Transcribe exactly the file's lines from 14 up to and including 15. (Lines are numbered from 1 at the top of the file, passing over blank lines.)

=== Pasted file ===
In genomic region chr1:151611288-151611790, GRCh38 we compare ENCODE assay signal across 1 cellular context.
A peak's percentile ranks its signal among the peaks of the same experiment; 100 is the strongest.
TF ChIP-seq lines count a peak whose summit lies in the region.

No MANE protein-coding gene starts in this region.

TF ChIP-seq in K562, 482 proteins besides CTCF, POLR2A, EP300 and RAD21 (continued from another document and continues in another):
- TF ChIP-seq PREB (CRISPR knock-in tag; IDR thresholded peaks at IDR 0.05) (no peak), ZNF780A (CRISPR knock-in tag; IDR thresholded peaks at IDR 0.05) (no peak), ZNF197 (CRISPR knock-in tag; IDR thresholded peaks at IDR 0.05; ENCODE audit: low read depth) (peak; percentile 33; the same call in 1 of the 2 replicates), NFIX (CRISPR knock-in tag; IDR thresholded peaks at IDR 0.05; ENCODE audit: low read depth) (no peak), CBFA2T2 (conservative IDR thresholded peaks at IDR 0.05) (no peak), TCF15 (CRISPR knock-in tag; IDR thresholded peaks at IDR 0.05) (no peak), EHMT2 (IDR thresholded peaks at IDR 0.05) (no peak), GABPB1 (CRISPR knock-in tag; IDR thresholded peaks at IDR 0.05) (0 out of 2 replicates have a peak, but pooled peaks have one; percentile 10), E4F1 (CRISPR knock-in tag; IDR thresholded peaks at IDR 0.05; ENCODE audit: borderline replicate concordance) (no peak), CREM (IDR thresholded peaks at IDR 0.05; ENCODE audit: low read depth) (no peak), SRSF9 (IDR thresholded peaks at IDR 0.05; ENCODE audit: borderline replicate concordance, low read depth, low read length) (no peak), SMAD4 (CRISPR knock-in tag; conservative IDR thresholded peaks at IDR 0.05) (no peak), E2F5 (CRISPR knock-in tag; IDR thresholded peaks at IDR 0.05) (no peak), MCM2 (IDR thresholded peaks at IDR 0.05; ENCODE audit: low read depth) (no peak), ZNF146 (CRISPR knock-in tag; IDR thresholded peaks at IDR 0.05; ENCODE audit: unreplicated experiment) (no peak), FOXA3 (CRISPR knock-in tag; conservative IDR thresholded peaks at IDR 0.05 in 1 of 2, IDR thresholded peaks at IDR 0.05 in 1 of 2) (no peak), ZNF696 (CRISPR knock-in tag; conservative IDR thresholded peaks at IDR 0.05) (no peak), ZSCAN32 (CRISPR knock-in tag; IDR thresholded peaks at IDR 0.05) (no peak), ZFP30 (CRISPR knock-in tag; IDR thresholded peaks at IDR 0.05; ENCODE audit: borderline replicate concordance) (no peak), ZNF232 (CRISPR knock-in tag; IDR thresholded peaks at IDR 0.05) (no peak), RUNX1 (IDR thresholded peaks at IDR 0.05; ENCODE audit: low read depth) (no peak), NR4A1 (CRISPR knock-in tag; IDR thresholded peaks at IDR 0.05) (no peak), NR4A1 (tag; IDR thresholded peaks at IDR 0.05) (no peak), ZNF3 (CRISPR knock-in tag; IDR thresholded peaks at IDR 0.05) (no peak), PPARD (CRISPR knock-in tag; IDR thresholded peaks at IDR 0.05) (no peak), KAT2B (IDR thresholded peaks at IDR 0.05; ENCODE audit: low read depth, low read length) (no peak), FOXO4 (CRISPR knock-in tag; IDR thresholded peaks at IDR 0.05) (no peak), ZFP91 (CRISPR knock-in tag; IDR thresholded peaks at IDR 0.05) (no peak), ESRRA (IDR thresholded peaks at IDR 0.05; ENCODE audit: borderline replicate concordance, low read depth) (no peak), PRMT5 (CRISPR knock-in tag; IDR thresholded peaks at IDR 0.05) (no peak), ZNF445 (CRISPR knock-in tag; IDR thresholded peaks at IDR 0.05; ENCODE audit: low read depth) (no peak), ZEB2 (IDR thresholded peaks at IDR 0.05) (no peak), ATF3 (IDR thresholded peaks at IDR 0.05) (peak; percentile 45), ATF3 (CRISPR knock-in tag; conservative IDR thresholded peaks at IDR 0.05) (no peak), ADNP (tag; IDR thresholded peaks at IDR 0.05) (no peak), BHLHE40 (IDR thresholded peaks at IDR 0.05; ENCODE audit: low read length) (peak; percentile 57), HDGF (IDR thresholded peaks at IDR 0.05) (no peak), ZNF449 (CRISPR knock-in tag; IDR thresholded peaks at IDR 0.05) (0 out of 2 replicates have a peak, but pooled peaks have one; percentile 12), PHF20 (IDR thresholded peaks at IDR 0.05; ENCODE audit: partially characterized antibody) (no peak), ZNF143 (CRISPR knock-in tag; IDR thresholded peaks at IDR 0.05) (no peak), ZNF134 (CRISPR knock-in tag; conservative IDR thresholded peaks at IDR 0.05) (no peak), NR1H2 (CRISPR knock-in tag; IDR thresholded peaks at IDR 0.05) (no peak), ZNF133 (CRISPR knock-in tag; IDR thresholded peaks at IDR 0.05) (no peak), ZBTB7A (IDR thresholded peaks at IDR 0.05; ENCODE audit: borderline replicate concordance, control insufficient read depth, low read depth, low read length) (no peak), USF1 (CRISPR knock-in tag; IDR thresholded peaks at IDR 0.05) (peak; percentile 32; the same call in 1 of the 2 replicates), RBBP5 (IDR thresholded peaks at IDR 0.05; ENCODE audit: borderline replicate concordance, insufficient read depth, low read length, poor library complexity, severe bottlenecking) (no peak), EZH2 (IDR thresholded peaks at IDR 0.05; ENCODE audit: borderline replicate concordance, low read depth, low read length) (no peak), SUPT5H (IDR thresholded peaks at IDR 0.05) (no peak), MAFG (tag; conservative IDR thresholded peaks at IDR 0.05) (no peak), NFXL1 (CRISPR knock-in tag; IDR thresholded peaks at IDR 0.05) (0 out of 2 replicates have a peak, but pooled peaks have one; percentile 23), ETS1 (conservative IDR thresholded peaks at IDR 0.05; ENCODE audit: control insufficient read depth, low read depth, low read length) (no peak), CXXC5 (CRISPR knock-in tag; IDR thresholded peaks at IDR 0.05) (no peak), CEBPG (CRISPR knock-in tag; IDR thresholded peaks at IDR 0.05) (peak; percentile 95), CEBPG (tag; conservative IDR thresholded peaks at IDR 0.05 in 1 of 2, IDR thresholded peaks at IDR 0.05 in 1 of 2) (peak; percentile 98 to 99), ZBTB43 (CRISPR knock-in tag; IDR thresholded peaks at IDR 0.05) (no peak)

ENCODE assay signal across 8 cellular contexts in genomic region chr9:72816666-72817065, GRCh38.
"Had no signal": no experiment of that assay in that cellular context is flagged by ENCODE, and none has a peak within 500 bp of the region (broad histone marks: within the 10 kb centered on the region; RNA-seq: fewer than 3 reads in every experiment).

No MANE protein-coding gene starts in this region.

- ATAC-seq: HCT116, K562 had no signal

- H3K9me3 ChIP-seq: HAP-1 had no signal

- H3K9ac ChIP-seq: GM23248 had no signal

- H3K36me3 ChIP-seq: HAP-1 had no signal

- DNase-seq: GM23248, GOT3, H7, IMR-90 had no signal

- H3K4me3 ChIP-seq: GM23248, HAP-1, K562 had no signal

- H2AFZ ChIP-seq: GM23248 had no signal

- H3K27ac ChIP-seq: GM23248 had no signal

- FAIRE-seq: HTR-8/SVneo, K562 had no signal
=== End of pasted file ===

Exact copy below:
- DNase-seq: GM23248, GOT3, H7, IMR-90 had no signal

- H3K4me3 ChIP-seq: GM23248, HAP-1, K562 had no signal